Pitt lab investigation ends on mixed note


The headquarters of the National Institutes of Health, whose Office of Laboratory Animal Welfare concluded its investigation of alleged ethics violations in several Pitt labs earlier this month. (Wikipedia Commons)

By Henry Glitz | News Editor

A new report from the Office of Laboratory Animal Welfare has declared an end to the investigation into alleged animal cruelty in laboratories affiliated with Pitt.

The report, cited in a letter last Monday from Axel Wolff — OLAW’s director of compliance oversight — to George Huber, Pitt’s vice provost for research conduct and compliance, called the University’s actions to correct treatment of animals “appropriate” in the specific situations the organization had investigated.

Following the identification of several problems in Pitt’s animal lab testing programs and sufficient subsequent institutional efforts to remedy them, the agency concluded its investigation earlier this month.

OLAW, a division of the National Institutes of Health, was investigating allegations of animal cruelty in Pitt labs against mice, rats, chimpanzees and rabbits since late February at the request of People for the Ethical Treatment of Animals. PETA Senior Vice President for Laboratory Inspections Kathy Guillermo found the results of the OLAW investigation unconvincing.

“Given that a so-called ‘investigation’ by the National Institutes of Health consists of simply asking institutions like University of Pittsburgh to respond to allegations, we are pleased that the federal agency confirmed a number of them,” she told The Pitt News. “Pointless experiments, such as the poorly designed sepsis study in which 800 mice have been used so far, must be ended.”

The sepsis experiment Guillermo referenced was not mentioned explicitly in the report Wolff sent to Huber.

An “exposé” PETA published earlier this year had initially spurred an earlier investigation by the United States Department of Agriculture in early March, which found “no non-compliant items … during this investigation.”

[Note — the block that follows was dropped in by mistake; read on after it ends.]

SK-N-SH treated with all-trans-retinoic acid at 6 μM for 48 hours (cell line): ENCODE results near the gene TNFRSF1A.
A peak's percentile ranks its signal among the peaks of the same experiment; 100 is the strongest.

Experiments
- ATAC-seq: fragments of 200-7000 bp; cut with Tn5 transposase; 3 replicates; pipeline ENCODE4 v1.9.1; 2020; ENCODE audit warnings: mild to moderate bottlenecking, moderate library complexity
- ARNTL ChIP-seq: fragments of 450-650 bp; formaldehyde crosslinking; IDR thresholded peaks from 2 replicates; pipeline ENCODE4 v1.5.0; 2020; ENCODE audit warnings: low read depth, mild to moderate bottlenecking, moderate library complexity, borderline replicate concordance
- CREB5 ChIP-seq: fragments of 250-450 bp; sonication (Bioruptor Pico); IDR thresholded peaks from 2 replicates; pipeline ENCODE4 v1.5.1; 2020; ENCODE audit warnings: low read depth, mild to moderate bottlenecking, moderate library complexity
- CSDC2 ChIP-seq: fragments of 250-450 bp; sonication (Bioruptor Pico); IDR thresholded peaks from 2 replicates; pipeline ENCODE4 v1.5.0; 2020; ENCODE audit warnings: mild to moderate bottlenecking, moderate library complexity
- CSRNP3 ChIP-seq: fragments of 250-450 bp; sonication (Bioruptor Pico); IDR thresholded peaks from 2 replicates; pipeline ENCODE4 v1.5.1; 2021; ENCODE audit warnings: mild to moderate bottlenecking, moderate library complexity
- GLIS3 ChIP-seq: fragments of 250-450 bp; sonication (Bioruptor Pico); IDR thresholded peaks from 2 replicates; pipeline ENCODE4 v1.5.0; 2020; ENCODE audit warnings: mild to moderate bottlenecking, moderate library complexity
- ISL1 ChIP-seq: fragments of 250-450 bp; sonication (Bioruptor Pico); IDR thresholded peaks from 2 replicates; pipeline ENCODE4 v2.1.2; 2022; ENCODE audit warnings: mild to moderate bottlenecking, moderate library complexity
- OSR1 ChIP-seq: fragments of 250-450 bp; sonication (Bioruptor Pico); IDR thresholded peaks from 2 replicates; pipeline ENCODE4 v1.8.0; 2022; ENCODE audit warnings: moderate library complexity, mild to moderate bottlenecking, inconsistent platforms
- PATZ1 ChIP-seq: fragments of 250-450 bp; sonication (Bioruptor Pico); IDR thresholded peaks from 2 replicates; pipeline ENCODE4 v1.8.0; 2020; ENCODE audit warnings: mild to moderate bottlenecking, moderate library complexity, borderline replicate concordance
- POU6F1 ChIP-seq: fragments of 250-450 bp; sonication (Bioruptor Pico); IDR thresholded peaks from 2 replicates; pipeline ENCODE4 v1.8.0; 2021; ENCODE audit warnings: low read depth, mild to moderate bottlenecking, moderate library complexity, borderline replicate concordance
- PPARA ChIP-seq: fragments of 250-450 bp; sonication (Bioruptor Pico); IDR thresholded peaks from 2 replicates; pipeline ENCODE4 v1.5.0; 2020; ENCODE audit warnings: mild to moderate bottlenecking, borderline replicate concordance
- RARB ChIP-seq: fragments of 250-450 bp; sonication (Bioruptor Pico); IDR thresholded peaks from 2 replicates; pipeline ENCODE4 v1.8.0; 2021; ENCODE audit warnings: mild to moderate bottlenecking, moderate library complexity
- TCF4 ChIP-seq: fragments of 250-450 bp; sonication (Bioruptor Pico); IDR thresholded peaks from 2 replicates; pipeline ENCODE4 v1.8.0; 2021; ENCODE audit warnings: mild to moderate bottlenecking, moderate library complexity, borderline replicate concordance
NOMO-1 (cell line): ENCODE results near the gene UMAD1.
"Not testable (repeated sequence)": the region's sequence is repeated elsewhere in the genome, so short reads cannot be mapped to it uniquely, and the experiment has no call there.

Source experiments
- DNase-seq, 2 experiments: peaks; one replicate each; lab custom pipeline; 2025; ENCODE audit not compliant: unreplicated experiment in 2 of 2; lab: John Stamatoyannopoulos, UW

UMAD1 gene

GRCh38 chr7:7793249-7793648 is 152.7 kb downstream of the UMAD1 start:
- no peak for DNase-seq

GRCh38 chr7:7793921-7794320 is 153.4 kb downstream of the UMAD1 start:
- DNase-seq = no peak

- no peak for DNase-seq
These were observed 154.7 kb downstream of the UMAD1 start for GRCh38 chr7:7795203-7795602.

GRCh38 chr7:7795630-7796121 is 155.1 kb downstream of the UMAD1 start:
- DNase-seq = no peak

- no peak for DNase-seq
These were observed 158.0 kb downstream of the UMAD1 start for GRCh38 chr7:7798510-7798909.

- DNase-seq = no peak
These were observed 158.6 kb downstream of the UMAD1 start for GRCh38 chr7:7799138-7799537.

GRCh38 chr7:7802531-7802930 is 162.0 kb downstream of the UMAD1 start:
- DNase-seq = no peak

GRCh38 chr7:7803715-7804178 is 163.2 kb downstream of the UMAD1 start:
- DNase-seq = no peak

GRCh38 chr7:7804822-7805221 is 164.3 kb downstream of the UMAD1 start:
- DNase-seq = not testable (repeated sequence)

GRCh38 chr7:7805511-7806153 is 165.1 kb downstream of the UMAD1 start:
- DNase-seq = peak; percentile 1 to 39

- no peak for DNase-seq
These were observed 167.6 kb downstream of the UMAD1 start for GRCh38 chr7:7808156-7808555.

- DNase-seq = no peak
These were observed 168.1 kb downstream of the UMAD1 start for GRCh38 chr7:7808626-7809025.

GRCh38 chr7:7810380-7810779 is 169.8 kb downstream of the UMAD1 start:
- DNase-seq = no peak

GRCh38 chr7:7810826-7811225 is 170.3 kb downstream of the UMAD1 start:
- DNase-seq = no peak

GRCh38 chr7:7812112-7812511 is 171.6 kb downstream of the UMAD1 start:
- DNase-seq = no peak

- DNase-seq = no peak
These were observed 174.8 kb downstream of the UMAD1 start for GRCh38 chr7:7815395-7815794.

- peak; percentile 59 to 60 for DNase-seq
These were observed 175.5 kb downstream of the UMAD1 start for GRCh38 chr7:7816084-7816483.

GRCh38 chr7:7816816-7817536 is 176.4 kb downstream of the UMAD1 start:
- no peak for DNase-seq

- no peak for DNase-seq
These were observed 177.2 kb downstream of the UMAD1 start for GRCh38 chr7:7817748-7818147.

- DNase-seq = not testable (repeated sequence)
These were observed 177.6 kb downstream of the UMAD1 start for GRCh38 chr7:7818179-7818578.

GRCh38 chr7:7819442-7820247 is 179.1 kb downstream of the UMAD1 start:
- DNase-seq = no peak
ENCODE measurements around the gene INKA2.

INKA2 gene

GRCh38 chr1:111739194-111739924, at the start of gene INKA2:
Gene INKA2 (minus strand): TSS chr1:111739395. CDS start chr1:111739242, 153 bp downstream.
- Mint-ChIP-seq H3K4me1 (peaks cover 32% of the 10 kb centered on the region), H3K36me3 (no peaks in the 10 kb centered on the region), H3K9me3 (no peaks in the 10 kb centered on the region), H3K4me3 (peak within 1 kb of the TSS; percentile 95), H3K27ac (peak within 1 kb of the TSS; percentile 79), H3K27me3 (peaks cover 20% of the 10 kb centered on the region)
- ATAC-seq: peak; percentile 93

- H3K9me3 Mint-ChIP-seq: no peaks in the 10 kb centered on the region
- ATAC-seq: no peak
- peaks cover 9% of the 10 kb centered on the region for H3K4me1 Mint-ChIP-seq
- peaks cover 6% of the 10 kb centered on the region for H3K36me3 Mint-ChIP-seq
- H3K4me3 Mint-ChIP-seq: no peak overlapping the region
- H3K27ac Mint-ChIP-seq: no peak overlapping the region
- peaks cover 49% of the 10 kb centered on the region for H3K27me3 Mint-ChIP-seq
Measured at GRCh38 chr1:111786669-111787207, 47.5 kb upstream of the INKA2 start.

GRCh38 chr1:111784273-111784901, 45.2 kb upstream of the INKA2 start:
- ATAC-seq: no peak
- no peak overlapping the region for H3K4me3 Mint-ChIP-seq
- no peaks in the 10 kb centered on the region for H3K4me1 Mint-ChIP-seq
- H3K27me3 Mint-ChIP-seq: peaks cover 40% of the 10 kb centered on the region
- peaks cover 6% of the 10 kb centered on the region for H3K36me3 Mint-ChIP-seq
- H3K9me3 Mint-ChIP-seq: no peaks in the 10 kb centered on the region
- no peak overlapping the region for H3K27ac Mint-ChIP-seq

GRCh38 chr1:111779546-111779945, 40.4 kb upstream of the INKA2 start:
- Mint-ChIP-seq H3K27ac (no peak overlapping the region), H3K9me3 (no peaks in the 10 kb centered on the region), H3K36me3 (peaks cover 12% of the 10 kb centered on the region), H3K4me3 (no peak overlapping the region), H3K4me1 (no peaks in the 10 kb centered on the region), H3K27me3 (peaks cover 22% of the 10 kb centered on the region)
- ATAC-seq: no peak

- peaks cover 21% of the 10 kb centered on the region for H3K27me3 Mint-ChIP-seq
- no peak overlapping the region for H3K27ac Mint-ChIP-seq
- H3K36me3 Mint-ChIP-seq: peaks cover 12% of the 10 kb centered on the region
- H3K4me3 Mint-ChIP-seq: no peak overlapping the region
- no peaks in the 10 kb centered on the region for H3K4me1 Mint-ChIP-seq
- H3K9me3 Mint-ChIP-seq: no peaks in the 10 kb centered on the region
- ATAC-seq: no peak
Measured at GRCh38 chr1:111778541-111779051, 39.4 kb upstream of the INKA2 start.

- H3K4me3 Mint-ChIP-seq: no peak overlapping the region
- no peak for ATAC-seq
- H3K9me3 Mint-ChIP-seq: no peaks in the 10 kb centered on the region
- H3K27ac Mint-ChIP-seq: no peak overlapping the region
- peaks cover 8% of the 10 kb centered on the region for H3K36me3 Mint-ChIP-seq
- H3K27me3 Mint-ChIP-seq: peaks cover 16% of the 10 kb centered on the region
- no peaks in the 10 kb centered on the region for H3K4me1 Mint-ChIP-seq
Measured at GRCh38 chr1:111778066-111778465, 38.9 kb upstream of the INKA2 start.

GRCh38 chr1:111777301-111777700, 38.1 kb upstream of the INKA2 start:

Guillermo called the USDA’s investigation insufficient and requested another investigation, this time from the NIH’s own compliance agency.

“The U.S. Department of Agriculture inspection report is not comprehensive and gives only a glimpse of some aspects of any laboratory,” Guillermo told the University Times in March.

PETA’s request for a new investigation cited the USDA’s failure to scrutinize laboratories where mice and rats specifically were used, saying that the agency’s focus on labs with primates allowed abuses to pass unnoticed.

OLAW’s report, cited in Wolff’s letter, investigated labs affiliated with Pitt and the Children’s Hospital of Pittsburgh for “noncompliance” with wider federal regulations on the treatment of lab animals under the Policy on Humane Care and Use of Laboratory Animals.

OLAW’s report reviewed labs with rodents — something the USDA’s report didn’t do — as well as those with primates and other kinds of animals. According to Wolff, irregularities uncovered during OLAW’s investigation of the labs in question were either within the boundaries of existing legislation or were corrected after investigators found them.

“It is not unusual to find dead research mice in a large animal care and use program,” he said in his letter. “Some animal deaths and phenotypic abnormalities were expected under the approved protocol.”

Wolff also noted discoveries of “wet or flooded cages” that contained “living and/or dead mice,” as well as “live mice in a plastic bag.” In both cases, the report indicated that University employees had taken sufficient corrective actions following OLAW’s investigation.

In a press release, Pitt pointed to an annual lab inspection conducted by the USDA during the week of May 15 that the University passed, as well as the medical significance of developments made in labs that had been under investigation.

The University’s animal research program has led to a number of breakthroughs in medical care, and the University of Pittsburgh is committed to the highest standards of care for all research animals,” the release stated.

PETA, however, continues to contest both points. At a protest earlier this month prior to the publicization of OLAW’s report, Ashley Byrne, associate director of campaigns at PETA, questioned the benefits of testing on mice and rats for human health.

“This is not going to benefit people,” Byrne said. “These are resources that could be going to better places.”

The OLAW report also mentioned a former Pitt employee who sought employment in one of the University’s labs in order to collect information for PETA. The University asserted and OLAW accepted that “in a few situations, the adverse activity occurred due to direct action/inaction of the [PETA] informant.” According to Pitt’s release, the informant was a PETA supporter who worked at the University from September 2016 to February 2017.

Guillermo also took issue with this assertion.

“Pitt’s attempt to blame PETA’s eyewitness is an obviously shabby and shameful attempt to deflect blame from where it belongs — on Pitt staff,” she said. “In fact, the eyewitness reported every incident of animal suffering and worked tirelessly to spare animals the misery that they were subjected to daily.”

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